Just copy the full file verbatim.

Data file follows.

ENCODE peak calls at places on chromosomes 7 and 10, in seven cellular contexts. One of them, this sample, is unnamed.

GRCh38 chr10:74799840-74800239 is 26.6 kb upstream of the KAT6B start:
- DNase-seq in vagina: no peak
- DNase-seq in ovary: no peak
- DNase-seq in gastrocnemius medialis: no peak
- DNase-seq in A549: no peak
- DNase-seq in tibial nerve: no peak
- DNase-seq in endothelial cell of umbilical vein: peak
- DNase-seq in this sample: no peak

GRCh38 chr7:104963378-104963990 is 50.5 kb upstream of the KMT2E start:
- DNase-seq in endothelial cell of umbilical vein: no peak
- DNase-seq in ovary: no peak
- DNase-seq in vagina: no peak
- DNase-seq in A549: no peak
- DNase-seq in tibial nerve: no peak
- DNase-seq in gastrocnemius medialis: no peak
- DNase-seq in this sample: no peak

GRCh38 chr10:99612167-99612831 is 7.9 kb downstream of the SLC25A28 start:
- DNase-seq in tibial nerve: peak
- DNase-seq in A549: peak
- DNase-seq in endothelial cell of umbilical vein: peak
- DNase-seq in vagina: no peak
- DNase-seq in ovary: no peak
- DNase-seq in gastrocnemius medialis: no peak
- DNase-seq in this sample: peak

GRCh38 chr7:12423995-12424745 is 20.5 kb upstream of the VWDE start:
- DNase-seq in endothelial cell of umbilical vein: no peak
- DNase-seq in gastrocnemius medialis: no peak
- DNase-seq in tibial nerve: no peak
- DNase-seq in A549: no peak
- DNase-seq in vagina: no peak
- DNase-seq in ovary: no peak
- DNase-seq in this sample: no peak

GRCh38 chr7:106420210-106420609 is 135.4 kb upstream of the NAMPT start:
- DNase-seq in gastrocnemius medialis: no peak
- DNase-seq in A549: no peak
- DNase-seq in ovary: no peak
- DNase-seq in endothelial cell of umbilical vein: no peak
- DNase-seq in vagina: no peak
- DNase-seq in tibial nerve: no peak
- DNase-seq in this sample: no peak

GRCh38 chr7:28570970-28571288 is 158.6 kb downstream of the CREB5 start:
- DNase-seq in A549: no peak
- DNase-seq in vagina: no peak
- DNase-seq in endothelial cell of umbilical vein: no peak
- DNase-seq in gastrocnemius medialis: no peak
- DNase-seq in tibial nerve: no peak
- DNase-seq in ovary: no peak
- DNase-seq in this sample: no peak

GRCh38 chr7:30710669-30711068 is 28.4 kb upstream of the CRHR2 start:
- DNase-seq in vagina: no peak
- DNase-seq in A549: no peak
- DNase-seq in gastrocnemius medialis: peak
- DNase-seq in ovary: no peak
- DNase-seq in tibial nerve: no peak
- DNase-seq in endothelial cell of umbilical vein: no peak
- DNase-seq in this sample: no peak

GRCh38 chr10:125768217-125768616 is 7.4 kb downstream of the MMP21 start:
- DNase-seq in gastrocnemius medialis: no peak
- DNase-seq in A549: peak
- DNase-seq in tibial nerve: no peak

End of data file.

ENCODE peak calls at places on chromosomes 7 and 10, in seven cellular contexts. One of them, this sample, is unnamed.

GRCh38 chr10:74799840-74800239 is 26.6 kb upstream of the KAT6B start:
- DNase-seq in vagina: no peak
- DNase-seq in ovary: no peak
- DNase-seq in gastrocnemius medialis: no peak
- DNase-seq in A549: no peak
- DNase-seq in tibial nerve: no peak
- DNase-seq in endothelial cell of umbilical vein: peak
- DNase-seq in this sample: no peak

GRCh38 chr7:104963378-104963990 is 50.5 kb upstream of the KMT2E start:
- DNase-seq in endothelial cell of umbilical vein: no peak
- DNase-seq in ovary: no peak
- DNase-seq in vagina: no peak
- DNase-seq in A549: no peak
- DNase-seq in tibial nerve: no peak
- DNase-seq in gastrocnemius medialis: no peak
- DNase-seq in this sample: no peak

GRCh38 chr10:99612167-99612831 is 7.9 kb downstream of the SLC25A28 start:
- DNase-seq in tibial nerve: peak
- DNase-seq in A549: peak
- DNase-seq in endothelial cell of umbilical vein: peak
- DNase-seq in vagina: no peak
- DNase-seq in ovary: no peak
- DNase-seq in gastrocnemius medialis: no peak
- DNase-seq in this sample: peak

GRCh38 chr7:12423995-12424745 is 20.5 kb upstream of the VWDE start:
- DNase-seq in endothelial cell of umbilical vein: no peak
- DNase-seq in gastrocnemius medialis: no peak
- DNase-seq in tibial nerve: no peak
- DNase-seq in A549: no peak
- DNase-seq in vagina: no peak
- DNase-seq in ovary: no peak
- DNase-seq in this sample: no peak

GRCh38 chr7:106420210-106420609 is 135.4 kb upstream of the NAMPT start:
- DNase-seq in gastrocnemius medialis: no peak
- DNase-seq in A549: no peak
- DNase-seq in ovary: no peak
- DNase-seq in endothelial cell of umbilical vein: no peak
- DNase-seq in vagina: no peak
- DNase-seq in tibial nerve: no peak
- DNase-seq in this sample: no peak

GRCh38 chr7:28570970-28571288 is 158.6 kb downstream of the CREB5 start:
- DNase-seq in A549: no peak
- DNase-seq in vagina: no peak
- DNase-seq in endothelial cell of umbilical vein: no peak
- DNase-seq in gastrocnemius medialis: no peak
- DNase-seq in tibial nerve: no peak
- DNase-seq in ovary: no peak
- DNase-seq in this sample: no peak

GRCh38 chr7:30710669-30711068 is 28.4 kb upstream of the CRHR2 start:
- DNase-seq in vagina: no peak
- DNase-seq in A549: no peak
- DNase-seq in gastrocnemius medialis: peak
- DNase-seq in ovary: no peak
- DNase-seq in tibial nerve: no peak
- DNase-seq in endothelial cell of umbilical vein: no peak
- DNase-seq in this sample: no peak

GRCh38 chr10:125768217-125768616 is 7.4 kb downstream of the MMP21 start:
- DNase-seq in gastrocnemius medialis: no peak
- DNase-seq in A549: peak
- DNase-seq in tibial nerve: no peak